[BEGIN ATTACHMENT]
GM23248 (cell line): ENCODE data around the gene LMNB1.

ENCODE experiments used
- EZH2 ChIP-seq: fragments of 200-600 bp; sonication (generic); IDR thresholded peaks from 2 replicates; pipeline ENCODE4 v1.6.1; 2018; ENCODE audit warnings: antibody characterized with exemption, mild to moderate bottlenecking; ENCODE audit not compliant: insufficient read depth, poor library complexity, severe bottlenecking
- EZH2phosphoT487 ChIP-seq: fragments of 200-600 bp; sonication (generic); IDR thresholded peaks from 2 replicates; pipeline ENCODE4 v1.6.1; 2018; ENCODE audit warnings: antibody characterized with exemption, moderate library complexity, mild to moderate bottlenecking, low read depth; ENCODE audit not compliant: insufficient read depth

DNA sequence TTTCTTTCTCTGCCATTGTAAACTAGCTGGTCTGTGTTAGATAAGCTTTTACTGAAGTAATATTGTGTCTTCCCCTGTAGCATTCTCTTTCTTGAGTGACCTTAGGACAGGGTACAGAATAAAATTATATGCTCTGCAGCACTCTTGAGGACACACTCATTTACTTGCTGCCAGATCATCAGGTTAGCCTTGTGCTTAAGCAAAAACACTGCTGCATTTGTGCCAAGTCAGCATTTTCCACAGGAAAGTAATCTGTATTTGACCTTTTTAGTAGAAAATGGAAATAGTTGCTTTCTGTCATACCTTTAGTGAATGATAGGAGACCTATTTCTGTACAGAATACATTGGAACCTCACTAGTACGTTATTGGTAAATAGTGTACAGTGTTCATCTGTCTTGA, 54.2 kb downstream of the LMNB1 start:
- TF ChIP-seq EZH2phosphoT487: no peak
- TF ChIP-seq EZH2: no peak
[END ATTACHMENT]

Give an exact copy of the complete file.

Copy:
GM23248 (cell line): ENCODE data around the gene LMNB1.

ENCODE experiments used
- EZH2 ChIP-seq: fragments of 200-600 bp; sonication (generic); IDR thresholded peaks from 2 replicates; pipeline ENCODE4 v1.6.1; 2018; ENCODE audit warnings: antibody characterized with exemption, mild to moderate bottlenecking; ENCODE audit not compliant: insufficient read depth, poor library complexity, severe bottlenecking
- EZH2phosphoT487 ChIP-seq: fragments of 200-600 bp; sonication (generic); IDR thresholded peaks from 2 replicates; pipeline ENCODE4 v1.6.1; 2018; ENCODE audit warnings: antibody characterized with exemption, moderate library complexity, mild to moderate bottlenecking, low read depth; ENCODE audit not compliant: insufficient read depth

DNA sequence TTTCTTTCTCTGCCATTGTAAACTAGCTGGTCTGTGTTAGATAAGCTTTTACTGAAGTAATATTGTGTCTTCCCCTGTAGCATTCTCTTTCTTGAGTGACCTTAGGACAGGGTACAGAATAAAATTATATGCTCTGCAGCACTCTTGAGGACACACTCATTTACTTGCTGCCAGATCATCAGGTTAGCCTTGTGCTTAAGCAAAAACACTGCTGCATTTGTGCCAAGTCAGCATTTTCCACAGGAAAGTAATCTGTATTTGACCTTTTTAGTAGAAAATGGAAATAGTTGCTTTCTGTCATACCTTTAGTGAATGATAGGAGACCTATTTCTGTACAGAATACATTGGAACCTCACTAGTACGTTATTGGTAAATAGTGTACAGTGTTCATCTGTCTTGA, 54.2 kb downstream of the LMNB1 start:
- TF ChIP-seq EZH2phosphoT487: no peak
- TF ChIP-seq EZH2: no peak